Christmas Dinner was served fashionably late, certainly not before two in the afternoon and was always a stuffed and roasted chicken, mashed and roast potatoes, sprouts and a salty brown gravy followed by home-made Christmas Pudding and a white cornflour sauce heavily sweetened. My parents drank beer with this repast and my brother and I were deliriously excited to be given lemonade, exactly as if we were in the children’s room at a local pub. We stayed up late and listened to the radio and on Boxing Day we went visiting either to Crayford to my mother’s family or to Waterdales to my father’s, either way it was something I looked forward to because among my many cousins there was sure to be one who had been given a second hand bike or even a passed on china doll as Connie-on-my-father’s-side was one eventful year.
Although my relationship with my father was still fraught with difficulties, these were largely happy festive seasons during which we sensibly drew a truce. Now of course I realise how difficult I must have made his life upon his return to his family after the war when I so very much wished he would return to the Eighth Army and that The War would simply resume. I found the war years strangely reassuring and rarely felt in any danger. Life certainly changed a great deal when he returned in 1946 and was to take an even more dramatic turn following his sudden death on 12th December 1951. Our future Christmases were to be sombre affairs and treats were few. I was no longer required to go to Midnight Mass and found I missed the tradition and would sometimes insist on going alone.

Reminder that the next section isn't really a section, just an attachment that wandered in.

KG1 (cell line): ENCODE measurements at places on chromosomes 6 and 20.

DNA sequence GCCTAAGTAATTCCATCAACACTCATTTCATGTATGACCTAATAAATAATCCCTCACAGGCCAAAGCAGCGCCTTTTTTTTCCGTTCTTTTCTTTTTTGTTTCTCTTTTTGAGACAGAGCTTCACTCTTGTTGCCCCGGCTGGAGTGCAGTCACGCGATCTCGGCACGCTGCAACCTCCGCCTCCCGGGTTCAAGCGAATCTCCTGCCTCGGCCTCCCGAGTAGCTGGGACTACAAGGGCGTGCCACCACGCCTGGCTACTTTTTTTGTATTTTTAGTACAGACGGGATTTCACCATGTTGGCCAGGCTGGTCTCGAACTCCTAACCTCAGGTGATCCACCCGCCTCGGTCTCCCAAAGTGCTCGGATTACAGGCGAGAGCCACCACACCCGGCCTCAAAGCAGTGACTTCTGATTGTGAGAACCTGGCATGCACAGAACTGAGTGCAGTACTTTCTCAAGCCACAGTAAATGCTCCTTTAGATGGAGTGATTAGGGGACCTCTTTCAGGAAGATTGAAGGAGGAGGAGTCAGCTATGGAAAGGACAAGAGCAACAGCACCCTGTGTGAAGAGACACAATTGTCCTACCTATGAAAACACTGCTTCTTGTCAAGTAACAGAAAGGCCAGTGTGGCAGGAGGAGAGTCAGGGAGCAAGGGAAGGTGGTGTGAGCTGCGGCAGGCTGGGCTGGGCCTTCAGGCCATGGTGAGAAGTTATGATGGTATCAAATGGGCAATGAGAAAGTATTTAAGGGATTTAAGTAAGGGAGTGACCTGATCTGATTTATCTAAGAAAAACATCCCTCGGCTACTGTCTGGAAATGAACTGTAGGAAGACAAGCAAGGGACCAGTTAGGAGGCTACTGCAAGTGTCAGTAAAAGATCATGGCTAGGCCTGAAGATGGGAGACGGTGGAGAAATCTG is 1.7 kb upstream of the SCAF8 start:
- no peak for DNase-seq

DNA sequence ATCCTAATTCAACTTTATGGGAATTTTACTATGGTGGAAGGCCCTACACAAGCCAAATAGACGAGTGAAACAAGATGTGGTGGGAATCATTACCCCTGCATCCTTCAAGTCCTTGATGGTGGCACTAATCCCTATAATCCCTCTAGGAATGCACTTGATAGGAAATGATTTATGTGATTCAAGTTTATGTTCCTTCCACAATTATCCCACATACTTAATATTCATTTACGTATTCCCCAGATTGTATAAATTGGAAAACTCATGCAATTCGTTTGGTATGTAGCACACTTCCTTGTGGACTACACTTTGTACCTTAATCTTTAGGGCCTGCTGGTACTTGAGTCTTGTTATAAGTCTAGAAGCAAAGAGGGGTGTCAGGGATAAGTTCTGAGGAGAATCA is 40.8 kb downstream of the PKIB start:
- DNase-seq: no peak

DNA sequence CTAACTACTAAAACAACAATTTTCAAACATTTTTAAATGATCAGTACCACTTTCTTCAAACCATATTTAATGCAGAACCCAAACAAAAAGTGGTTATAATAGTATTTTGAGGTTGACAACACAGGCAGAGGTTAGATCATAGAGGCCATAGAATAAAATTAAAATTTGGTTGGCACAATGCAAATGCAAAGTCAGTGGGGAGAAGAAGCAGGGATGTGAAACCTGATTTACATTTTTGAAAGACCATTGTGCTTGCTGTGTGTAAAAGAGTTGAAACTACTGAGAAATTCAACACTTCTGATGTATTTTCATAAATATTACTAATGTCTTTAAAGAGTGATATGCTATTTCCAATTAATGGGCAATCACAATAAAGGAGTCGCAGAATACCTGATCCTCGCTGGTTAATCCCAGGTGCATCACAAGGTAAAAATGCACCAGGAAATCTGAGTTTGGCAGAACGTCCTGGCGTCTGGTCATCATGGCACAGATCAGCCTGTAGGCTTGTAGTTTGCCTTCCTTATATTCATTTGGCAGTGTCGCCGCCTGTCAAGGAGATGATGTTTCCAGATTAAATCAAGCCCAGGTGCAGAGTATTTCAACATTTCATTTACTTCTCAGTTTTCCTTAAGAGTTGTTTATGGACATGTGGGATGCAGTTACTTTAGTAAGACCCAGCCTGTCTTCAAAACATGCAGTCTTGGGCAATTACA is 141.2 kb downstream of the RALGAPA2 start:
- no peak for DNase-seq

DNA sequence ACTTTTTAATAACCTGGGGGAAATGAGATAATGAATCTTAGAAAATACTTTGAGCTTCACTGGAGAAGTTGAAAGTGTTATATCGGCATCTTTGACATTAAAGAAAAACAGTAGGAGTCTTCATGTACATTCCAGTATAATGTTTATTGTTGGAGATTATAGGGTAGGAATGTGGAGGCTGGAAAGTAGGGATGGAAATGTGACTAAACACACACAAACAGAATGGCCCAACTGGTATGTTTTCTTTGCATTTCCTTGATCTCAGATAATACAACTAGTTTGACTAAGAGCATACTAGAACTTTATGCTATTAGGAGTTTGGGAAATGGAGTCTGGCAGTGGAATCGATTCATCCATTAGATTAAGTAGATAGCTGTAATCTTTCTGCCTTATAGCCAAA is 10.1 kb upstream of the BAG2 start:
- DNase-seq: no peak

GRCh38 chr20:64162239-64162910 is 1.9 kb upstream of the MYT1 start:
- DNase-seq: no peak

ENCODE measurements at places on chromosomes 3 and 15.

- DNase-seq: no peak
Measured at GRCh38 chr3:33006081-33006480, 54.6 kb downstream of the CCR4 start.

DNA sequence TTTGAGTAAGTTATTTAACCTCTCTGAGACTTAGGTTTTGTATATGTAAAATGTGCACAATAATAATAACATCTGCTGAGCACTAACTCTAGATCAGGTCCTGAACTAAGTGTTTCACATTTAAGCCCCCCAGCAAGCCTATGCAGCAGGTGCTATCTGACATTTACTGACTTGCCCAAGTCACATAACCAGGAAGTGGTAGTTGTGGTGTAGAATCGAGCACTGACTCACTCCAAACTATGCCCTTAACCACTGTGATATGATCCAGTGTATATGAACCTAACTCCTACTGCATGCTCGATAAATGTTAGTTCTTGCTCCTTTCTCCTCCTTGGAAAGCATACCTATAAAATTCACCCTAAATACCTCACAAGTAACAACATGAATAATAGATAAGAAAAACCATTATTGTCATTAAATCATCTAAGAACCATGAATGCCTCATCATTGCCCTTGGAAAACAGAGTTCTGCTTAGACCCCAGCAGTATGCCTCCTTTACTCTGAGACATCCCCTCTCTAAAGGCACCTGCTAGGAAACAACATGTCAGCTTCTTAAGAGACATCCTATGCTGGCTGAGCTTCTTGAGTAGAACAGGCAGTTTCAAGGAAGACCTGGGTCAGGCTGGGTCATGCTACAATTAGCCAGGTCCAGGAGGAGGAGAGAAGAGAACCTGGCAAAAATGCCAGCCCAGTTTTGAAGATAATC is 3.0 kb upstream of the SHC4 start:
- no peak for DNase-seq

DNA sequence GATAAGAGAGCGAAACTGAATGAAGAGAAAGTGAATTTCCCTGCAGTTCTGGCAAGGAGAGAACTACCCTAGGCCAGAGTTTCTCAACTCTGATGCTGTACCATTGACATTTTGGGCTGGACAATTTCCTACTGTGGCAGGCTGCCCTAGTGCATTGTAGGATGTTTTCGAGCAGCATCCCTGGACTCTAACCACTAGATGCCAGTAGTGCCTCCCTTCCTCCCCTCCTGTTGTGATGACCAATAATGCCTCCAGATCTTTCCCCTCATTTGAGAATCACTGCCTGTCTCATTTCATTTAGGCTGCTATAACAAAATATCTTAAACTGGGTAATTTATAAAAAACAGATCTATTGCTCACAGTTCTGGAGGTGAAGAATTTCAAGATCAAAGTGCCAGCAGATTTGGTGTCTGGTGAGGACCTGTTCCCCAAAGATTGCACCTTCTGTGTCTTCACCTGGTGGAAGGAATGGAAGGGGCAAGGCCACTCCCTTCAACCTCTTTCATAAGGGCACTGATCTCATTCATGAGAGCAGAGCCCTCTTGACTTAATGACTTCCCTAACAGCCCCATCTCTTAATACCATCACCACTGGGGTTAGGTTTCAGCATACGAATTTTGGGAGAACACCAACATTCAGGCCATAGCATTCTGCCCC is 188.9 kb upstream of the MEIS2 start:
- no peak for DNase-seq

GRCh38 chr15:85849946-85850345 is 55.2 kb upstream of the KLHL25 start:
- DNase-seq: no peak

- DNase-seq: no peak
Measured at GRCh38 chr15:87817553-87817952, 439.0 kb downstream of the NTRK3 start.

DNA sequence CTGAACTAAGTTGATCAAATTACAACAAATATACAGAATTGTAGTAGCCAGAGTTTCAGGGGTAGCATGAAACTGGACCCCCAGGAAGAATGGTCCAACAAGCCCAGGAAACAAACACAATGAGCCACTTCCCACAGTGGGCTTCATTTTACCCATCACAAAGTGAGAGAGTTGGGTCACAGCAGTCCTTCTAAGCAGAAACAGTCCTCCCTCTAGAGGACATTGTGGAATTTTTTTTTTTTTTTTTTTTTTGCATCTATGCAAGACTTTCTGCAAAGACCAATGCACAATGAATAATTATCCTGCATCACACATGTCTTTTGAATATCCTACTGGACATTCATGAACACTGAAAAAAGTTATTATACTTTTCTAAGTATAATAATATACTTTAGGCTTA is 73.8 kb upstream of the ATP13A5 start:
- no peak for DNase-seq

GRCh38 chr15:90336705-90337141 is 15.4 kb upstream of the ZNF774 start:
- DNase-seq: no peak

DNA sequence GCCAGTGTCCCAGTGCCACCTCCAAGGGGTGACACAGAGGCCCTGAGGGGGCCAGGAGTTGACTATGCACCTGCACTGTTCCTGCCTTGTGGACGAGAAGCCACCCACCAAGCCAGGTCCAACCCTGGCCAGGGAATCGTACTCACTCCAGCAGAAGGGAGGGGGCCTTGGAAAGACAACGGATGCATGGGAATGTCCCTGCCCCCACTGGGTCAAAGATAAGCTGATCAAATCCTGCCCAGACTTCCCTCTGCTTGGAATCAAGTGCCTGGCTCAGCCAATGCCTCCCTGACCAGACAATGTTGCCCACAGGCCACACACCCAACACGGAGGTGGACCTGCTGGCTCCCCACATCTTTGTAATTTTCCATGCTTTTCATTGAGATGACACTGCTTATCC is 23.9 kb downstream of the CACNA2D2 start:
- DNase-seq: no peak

I think I must have been a particularly contrary child. I certainly grew into being a particularly contrary adult and as I said previously I have never been able to approach Christmastime in a rational manner in my frantic desire to become knee deep in conventions and traditions. On the other hand maybe I’m slowly learning – I haven’t even attempted to track down a goose this year! So far anyway.....